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India Currents gave me a voice in days I was very lost. Having my articles selected for publishing was very validating – Shailaja Dixit, Executive Director, Narika, Fremont

Raga Unveiled, a movie on the history and essence of Hindustani classical music is a perfect storm of filmmaking, narration, editing, music, and the key element—a singular, unselfish passion for the art. Set to debut in California this month, the documentary made its Indian debut in February and was screened in Connecticut in spring.

The film’s story unfolds through interviews, jam sessions, and concert footge, and includes some old archived gems. Watching this movie is like spending an evening with maestros Ali Akbar Khan, Zakir Hussain, Amjad Ali Khan, Shiv Kumar Sharma, Vijay Kichlu, Bhimsen Joshi, and Ravi Shankar, among others, in one go.
In a systematic demystification of Hindustani music using the raga as the driving force, Raga Unveiled is a documentary that splashes the mind with musical color or rang, the Sanskrit word from which the word Raga is derived. “I felt Hindustani music was appreciated only superficially, so decided to introduce listeners to the deeper nuances,” says filmmaker Gita Desa.
The greatest attribute in performing a raga is that it is all improvisation; a spontaneous rendering of a melody. When artists improvise, they are in effect gradually awakening streams of consciousness within themselves, and vicariously, in us. Desai guides us to this realization through many roads. For instance, there is a highly captivating nine-minute segment that gives us a “live” view into how a performance comes together—six musicians including Pandit Vijay Kichlu (vocal), Debashish Bhattacharya (slide guitar), and Debojyoti Bose (sarod) jam on camera, unfolding Raga Todi as a live and spontaneous collaboration.
Raga Unveiled is as much a journey through music-making as it is a journey of music realization by its viewers. Even as we’re getting familiar with the artists, the narration familiarizes us with the nuances of Hindustani music appreciation, such as keeping an ear out for the sum, the first beat of a rhythm cycle.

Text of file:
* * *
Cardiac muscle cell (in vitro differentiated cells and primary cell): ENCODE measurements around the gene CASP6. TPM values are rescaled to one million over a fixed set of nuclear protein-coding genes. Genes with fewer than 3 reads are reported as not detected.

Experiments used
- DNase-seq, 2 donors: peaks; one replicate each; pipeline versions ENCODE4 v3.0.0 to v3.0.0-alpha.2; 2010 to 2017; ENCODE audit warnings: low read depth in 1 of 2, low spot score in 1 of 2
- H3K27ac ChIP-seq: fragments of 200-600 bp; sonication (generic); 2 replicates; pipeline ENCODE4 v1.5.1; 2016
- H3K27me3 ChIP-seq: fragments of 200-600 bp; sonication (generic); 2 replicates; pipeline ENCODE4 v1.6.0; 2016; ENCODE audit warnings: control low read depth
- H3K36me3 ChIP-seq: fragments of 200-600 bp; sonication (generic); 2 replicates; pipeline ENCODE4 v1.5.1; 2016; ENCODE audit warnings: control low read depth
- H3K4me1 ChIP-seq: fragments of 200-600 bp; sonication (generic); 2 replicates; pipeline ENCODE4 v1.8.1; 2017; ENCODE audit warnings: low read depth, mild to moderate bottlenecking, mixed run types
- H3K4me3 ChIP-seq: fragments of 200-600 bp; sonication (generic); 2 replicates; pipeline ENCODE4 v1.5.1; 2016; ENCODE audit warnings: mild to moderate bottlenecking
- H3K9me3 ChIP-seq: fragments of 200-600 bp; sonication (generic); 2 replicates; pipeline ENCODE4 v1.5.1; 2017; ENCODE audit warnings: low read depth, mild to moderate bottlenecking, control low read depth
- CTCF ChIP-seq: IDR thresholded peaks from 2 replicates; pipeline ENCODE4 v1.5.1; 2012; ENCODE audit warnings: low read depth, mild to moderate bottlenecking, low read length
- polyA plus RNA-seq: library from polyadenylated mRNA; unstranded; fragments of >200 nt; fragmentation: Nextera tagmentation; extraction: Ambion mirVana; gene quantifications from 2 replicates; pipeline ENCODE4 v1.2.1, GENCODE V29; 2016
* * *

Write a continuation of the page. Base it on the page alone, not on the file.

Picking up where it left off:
The artists harness the notes and take them down explorative paths; the more the musicians, the more the paths. The mystery of the performance is revealed every once in a while when they all meet at the sum. This is a heady and suspenseful experience to be able to intuitively meet at the sum without missing a beat or the losing oneself on the sometimes slippery slopes of the raga.

Raga Unveiled nudges us awake to the beauty of the sum, and continues on to illuminate every aspect of Hindustani music: the science behind the raga “sound,” the mathematics supporting the various ragas, the guru shishya (student) tradition, “moods” of ragas, rhythms, various substyles within Hindustani classical, instruments that form the fulcrum of this music, and even the industry that creates the instruments.
Liberal use of rare black-and-white film footage of masters such as Allaudin Khan, Allarakha Khan, and Ahmad Jan Tirakhawa gracefully adds a third dimension, that of timelessness to this movie and the music tradition it talks about.
The most to benefit by watching Raga Unveiled are the ones among us who are as yet uninitiated—the prejudicial among us, who haven’t been able to relate to serious looking artists performing with eyes closed and arms flailing. The most to enjoy the movie will be the avid listeners among us. Gita Desai, a self-proclaimed professional listener and housewife-turned-filmmaker, has made the movie from her perspective. It is a vista of honest reactions to music deeply felt by her, and will echo parallel notes in all listeners.

Saturday, Aug. 22; 3 p.m. Performing Arts Theater,  550  E. Remington Drive, Sunnyvale. $10. Tickets: (408)733-7442;,

Filmmaker Gita Desai will be present at the screening for a Q&A period after the film.